Marine plants take up pro-organic elements such as C, H, O, N, S, Ca, Mg, Si, P, Cl, Br, I, Fe, Mn, Zn, etc., contained in seawater to make organic matter. Organic matter plays a central role in the ocean's material cycle, which means that carbon acts as a "carrier" for various elements through its four covalent bonds.

 Organic matter with low molecular weight and hydrophobic properties can be released from the oceans into the atmosphere. Such organic matter is called Volatile Organic Compound; VOC. Since this is a difficult name, we can simply call them organic gases. Organic gases are important as carriers of mass transfer to the atmosphere.

 For example, organosulfur gases are important carriers of sulfur to the atmosphere. Dimethyl sulfide (DMS) (CH3SCH3), which is sulfur with two methyl groups, is a well-known example. It is the most major component of marine organic gases.

 There are also hydrocarbons. Isoprene (C5H8), which is produced during photosynthesis in plants, is of interest. Plants synthesize isoprene to make carotene. Land plants release a large amount of isoprene, accounting for about half of the organic gases released into the atmosphere.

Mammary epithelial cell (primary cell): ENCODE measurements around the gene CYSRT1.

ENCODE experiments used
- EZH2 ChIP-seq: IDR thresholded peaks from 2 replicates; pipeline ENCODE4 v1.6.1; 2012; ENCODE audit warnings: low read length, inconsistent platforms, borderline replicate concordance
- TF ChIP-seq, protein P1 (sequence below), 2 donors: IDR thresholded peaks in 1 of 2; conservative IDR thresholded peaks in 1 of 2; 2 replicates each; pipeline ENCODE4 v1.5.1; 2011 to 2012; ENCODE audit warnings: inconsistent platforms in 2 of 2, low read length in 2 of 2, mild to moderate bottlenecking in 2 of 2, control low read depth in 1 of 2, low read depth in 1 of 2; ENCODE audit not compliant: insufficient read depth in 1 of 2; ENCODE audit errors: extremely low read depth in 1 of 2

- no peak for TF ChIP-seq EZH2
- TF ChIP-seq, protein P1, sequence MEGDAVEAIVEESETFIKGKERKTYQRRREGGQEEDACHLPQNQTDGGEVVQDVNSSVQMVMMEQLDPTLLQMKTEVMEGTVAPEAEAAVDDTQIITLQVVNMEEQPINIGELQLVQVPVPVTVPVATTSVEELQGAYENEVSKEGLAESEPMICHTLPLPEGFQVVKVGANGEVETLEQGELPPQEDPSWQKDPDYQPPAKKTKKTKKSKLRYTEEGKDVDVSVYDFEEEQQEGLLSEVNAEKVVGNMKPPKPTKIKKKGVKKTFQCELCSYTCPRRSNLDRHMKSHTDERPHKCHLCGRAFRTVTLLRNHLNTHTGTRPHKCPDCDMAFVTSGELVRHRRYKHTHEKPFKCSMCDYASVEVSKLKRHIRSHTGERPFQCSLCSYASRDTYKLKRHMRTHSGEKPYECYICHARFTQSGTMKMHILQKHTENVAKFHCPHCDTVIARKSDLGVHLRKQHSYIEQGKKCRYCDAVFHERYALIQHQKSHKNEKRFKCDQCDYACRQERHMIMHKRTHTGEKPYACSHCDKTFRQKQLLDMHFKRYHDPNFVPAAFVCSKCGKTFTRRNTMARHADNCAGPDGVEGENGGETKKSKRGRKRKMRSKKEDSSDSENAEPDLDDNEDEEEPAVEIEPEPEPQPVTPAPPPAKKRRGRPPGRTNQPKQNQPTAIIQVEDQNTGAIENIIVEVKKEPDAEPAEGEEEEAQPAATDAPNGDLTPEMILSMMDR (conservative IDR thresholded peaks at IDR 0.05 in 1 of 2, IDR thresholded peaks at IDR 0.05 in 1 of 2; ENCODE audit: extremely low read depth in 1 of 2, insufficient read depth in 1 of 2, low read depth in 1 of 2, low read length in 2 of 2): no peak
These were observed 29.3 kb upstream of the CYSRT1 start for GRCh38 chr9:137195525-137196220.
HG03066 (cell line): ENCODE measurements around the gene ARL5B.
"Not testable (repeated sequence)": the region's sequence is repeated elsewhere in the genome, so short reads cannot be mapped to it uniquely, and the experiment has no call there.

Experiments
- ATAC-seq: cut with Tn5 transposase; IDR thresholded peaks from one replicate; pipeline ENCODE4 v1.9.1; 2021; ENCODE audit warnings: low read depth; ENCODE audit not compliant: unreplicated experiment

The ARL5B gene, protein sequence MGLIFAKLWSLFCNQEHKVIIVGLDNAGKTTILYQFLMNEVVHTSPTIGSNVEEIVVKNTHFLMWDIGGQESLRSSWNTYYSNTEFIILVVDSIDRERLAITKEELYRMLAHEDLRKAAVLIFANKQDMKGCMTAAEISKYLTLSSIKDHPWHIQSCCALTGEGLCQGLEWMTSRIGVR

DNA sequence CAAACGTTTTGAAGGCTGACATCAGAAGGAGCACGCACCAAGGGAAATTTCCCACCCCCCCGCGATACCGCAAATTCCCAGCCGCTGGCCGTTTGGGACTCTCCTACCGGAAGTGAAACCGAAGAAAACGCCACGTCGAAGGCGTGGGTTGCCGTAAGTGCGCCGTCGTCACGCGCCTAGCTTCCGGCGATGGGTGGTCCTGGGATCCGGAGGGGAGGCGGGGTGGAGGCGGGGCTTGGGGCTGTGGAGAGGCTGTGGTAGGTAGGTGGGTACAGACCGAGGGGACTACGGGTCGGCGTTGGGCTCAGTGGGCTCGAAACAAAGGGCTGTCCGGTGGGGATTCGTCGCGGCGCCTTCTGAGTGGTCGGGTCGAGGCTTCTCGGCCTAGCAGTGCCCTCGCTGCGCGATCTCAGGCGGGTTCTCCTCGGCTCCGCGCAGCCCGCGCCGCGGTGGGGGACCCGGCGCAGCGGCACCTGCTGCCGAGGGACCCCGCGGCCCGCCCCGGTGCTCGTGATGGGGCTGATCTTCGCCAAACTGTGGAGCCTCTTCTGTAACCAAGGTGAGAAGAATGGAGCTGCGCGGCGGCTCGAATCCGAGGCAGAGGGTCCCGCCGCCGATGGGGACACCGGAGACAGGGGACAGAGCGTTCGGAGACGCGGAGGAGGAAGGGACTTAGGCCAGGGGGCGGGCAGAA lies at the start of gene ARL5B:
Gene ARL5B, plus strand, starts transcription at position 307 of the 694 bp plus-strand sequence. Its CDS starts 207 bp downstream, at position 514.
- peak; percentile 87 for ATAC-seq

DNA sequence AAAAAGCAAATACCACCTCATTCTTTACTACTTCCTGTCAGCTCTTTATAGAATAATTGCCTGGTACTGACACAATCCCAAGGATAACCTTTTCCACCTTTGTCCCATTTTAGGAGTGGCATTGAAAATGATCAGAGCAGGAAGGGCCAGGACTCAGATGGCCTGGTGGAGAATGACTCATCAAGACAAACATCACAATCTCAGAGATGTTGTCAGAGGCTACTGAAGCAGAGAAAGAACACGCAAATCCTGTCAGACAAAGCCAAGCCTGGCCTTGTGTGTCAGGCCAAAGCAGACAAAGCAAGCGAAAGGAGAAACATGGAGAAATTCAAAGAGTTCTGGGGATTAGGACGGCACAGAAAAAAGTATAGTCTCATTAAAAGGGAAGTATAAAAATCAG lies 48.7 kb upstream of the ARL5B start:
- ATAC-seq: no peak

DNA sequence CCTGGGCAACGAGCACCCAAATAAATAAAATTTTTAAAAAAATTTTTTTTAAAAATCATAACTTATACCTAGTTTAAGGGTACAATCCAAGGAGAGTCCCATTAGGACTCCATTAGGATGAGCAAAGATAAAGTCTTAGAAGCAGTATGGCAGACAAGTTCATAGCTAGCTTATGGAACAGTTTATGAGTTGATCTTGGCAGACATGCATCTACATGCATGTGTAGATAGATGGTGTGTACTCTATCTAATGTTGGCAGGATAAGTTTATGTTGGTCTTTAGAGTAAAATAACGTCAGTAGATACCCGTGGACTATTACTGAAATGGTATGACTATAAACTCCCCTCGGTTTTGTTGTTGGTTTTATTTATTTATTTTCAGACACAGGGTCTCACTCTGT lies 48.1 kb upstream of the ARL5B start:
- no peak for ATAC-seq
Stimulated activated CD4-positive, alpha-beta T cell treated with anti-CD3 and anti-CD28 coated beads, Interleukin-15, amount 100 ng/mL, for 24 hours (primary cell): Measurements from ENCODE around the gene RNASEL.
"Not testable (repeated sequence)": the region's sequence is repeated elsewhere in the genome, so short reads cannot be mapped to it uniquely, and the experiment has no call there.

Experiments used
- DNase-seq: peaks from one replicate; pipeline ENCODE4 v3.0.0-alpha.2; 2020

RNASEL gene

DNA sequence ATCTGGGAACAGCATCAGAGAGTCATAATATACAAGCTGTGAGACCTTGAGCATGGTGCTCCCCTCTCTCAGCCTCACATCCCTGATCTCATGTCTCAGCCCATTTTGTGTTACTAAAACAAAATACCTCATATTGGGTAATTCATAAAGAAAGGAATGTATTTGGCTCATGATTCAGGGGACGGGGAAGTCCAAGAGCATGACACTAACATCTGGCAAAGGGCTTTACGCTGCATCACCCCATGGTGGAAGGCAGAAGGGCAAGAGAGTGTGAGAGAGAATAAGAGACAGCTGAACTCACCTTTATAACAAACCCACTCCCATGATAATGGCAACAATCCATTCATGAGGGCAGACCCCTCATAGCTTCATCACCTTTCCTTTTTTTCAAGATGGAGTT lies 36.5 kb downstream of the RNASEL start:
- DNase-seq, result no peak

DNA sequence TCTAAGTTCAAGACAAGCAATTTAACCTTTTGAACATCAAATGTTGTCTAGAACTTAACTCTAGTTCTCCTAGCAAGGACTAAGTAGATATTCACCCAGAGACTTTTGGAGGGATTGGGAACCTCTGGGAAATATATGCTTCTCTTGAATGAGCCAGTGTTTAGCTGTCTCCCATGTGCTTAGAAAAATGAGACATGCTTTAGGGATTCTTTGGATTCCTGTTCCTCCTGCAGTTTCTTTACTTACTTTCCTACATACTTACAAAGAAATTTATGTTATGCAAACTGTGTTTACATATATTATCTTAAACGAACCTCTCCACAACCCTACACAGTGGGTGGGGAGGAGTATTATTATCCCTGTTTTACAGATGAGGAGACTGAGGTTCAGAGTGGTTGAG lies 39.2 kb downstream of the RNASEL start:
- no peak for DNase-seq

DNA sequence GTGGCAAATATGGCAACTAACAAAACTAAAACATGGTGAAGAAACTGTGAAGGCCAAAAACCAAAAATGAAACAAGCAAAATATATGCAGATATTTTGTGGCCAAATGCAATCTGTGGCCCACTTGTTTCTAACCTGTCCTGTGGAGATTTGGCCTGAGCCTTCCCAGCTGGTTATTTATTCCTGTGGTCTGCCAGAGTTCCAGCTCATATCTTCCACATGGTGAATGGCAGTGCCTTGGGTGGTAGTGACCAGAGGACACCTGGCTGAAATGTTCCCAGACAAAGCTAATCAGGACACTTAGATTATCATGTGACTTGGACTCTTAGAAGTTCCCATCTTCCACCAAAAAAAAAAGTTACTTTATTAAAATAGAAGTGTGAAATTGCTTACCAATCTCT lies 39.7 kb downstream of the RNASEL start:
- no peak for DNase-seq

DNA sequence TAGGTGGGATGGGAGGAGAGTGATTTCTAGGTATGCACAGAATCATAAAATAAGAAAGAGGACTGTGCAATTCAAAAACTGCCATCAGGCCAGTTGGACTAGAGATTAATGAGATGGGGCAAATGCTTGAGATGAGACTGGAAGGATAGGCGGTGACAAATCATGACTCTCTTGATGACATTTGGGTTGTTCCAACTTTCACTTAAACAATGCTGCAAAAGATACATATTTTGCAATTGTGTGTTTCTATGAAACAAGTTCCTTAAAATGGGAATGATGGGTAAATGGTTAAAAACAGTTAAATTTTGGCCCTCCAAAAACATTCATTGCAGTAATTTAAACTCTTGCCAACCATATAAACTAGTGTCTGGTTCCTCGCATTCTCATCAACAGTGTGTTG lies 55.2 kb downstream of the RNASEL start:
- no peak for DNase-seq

Organic halogen compounds (halocarbons) include methyl chloride CH3Cl and tribromomethane CHBr3. These are naturally occurring halocarbons that catalytically react with ozone in the troposphere and stratosphere. The stratospheric ozone depletion has received attention because of the destruction of stratospheric ozone by chlorofluorocarbons, which are halocarbons of anthropogenic origin.

 There are also organic nitrogen gases, such as methyl nitrate and ethyl nitrate. This one is less well researched.


 Let's discuss the amount of organic gas. For every 60 - 80 μmol L-1 of dissolved organic carbon (DOC) in the ocean surface water, there is about 1 - 100 nmol L-1 of organic gas (molar concentration of organic gas molecules). The concentration of organic gases is less than 1/1000 of the total DOC.
Last modified: Wednesday, 2 August 2023, 6:28 PM